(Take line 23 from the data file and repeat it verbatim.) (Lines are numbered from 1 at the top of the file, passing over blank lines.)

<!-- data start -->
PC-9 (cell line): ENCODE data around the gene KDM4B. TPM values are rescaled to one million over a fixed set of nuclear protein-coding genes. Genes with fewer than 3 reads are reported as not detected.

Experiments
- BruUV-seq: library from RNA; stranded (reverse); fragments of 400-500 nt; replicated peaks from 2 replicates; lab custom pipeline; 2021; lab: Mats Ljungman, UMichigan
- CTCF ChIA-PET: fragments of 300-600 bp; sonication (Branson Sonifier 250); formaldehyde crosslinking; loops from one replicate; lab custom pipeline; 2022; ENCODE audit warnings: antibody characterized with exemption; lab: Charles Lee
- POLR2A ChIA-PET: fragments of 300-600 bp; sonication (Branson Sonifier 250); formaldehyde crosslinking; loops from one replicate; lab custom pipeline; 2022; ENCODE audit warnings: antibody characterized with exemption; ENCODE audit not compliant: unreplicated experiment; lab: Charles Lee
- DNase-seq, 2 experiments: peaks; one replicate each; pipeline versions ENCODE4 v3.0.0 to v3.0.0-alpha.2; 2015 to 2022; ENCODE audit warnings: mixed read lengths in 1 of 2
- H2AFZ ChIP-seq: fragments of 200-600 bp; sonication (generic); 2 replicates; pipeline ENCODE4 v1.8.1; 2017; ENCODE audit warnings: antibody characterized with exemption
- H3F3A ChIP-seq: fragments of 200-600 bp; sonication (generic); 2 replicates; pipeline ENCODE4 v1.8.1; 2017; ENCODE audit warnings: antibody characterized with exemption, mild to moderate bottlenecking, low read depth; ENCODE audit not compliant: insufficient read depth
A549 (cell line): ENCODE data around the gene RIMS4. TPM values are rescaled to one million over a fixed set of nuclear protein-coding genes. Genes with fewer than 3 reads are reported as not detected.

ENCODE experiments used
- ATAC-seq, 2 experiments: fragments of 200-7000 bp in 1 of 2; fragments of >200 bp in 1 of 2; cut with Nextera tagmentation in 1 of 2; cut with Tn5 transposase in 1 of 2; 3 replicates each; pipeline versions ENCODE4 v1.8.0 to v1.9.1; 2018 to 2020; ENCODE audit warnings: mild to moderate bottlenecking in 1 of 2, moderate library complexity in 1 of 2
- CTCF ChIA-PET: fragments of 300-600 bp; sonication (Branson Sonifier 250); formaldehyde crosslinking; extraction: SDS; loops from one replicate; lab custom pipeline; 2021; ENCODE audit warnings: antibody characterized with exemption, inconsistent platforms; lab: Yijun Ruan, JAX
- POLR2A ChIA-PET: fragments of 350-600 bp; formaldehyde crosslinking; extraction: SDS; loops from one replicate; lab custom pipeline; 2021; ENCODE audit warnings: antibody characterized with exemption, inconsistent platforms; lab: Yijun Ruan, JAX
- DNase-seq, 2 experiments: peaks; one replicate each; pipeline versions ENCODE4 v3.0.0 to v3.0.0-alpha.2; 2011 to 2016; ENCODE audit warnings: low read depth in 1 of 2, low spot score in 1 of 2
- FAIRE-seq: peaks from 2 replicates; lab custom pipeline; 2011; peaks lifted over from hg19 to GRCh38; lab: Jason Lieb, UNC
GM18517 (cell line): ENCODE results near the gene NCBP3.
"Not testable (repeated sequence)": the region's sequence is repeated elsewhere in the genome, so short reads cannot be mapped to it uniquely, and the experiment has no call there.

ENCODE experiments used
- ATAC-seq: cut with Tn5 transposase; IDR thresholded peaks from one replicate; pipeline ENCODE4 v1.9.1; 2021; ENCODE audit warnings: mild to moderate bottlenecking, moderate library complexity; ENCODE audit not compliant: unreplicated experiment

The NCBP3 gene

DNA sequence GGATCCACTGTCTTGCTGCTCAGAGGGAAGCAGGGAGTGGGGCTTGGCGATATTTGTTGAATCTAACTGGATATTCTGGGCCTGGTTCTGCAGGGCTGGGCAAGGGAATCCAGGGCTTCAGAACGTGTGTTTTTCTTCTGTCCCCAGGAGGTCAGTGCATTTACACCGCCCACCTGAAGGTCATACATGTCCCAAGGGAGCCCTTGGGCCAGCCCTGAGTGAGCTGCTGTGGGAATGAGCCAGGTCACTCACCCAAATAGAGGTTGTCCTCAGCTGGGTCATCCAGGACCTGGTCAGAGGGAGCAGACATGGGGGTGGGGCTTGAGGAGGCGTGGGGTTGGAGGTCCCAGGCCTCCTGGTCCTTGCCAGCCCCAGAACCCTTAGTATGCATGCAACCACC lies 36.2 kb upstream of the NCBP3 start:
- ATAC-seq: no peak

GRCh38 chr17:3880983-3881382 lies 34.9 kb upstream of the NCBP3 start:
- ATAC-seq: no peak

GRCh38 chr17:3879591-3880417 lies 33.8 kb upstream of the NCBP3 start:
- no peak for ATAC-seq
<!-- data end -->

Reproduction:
GRCh38 chr17:3880983-3881382 lies 34.9 kb upstream of the NCBP3 start: